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About
Video games
make me cool.

When I was 8 years old, I bought Shaq Fu on the day it was released. The guy behind the counter offered me $5 for the CD that was packed in. I took him up on his offer.

14 years later, I'm haunted by one question: Who was the real loser that day?
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For years, all anyone really knew about Dragon Age was that nobody really knew much about it. Was it an MMO? Were there any dragons in it? Was it set in China? Albuquerque? The moon? This month, BioWare finally began lifting the veil of secrecy that has come to define the game, and reactions to their attempts have been interesting to observe. Information gleaned from the official BioWare forum seemed promising, but a shoddy twenty second teaser trailer set off a brief backlash against the game as soon as it finished airing at 1 AM EDT on a cable channel.



The new Origins subtitle? Obviously a sign that BioWare is presumptuous and pushing out a generic product.* A cinematic teaser trailer that shows off nothing about the game? Unheard of. It just shows that it's going to be shallow, flashy, and bereft of solid mechanics or a decent story. In fact, the teaser trailer apparently showed enough of said story for many to deem it hackneyed and cliche.

A few days later, of course, the official website launched with a more fleshed-out trailer, a few screenshots were released showing nifty isometric and third-person views, and more details about the game actually began to trickle out. This caused some of the people who had previously overreacted to realize that, hey, maybe it's NOT a lost cause just yet.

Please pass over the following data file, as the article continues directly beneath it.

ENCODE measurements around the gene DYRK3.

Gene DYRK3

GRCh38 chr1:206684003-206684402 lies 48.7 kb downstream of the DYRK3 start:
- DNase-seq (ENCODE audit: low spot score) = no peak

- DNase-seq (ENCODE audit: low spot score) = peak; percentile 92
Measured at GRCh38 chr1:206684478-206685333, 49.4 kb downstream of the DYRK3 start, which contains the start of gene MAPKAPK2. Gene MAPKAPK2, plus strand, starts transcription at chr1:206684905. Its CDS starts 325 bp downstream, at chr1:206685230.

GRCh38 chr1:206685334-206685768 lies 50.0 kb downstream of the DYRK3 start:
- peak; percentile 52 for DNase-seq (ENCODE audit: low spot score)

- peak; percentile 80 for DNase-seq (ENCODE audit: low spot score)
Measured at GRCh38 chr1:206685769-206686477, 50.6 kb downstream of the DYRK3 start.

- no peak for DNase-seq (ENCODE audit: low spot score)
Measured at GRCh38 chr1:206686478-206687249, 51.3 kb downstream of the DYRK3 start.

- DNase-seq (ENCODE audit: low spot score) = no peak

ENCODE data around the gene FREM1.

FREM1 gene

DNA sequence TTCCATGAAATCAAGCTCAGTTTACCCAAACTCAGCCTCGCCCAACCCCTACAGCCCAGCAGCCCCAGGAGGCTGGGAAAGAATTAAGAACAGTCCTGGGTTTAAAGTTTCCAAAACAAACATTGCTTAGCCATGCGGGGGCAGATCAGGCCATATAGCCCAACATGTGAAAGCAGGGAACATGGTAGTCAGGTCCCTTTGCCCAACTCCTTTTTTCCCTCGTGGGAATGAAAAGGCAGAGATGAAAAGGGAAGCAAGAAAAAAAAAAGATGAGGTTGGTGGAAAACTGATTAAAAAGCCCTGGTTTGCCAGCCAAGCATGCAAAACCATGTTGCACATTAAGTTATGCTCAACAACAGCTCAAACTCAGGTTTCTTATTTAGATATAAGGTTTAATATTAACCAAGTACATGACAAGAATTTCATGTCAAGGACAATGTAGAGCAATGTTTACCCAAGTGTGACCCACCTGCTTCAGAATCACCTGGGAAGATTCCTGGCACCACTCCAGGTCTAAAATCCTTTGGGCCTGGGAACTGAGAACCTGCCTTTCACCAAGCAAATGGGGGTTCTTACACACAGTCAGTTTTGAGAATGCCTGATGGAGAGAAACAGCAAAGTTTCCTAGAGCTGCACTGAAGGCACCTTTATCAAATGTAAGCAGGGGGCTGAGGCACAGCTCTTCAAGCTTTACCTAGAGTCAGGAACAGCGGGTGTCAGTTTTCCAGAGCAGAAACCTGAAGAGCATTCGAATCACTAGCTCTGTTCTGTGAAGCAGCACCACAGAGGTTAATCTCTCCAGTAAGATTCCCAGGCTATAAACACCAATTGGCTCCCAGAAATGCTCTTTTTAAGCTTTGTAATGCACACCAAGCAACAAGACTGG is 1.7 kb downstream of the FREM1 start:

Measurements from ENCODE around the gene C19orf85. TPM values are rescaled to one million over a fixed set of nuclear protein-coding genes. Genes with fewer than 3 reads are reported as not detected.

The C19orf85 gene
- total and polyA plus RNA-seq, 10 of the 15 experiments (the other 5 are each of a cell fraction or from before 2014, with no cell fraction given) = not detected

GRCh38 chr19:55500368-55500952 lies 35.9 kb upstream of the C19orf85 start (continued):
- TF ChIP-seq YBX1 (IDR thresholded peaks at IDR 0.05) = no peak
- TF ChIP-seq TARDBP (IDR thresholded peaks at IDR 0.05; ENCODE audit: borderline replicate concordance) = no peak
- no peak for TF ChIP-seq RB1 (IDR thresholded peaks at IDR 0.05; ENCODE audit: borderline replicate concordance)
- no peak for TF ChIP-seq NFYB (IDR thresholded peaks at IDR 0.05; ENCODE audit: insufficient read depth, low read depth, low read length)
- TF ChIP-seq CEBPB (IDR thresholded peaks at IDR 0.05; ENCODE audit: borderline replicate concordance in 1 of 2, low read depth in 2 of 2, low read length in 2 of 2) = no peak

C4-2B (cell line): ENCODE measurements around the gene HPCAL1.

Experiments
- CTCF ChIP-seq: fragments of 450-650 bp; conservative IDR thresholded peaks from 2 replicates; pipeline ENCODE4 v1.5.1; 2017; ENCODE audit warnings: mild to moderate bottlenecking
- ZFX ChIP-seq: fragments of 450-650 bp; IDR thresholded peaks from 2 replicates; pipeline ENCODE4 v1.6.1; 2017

If there's one thing BioWare's enigmatic RPG has already done, it's provide yet another example of the echo chamber that can cause people to go bonkers at the tiniest tidbit of information. And while I'm not going to pull a Dyack and claim that this is a sign of the downfall of modern society or anything, it is a morbidly fascinating phenomenon.

*The game's emphasis on "origins," it turns out, has actually been traced back as far as previews from 2006. The same person who discovered this, Something Awful poster 'ST, also found a possible connection between the big, nasty spittle beast in the teaser and an interesting quote from an old preview:

"Remember the cave troll fight in The Fellowship of the Ring? That’s what our large creature combat is going to be like. You’ve got the party guys running out, one guy jumping up on the back and stabbing, the other guy ducking between the legs."

Neat.
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Denis Dyack is rather fanatical about Too Human. That's established. Lots of people have low expectations for Too Human, and this upsets Mr. Dyack. That's established. Denis Dyack likes to go on tirades conflating positions like "forum moderator" with "CEO" and speaking like a high school student who's just discovered Ayn Rand, in style if not content. That's also established.



What hasn't been established yet is how the game that's apparently sent him over the edge will actually fare in the court of public opinion.

In an unexpected twist, the demo dropped this morning. After playing for an hour myself and soaking in comments from around the information superhighway, the verdict is... uh, hung jury?

Honestly, it just feels like a total B-game. Getting loot pushes all the right buttons for me, as always (yay, pants!), and there's fun to be had in flinging enemies in the air and shooting them, but so many other problems exist that it never completely transcends its flaws to become truly engaging. The camera controls are annoying at best, and the graphics are thoroughly mediocre. The cutscenes and story on display in the demo are, um, interestink interludes (the kind you smirk at like a five year old who's trying to tell you a story). The equipment and skills, while fun to tinker around with, don't knock my socks off or anything, and the level design is bland.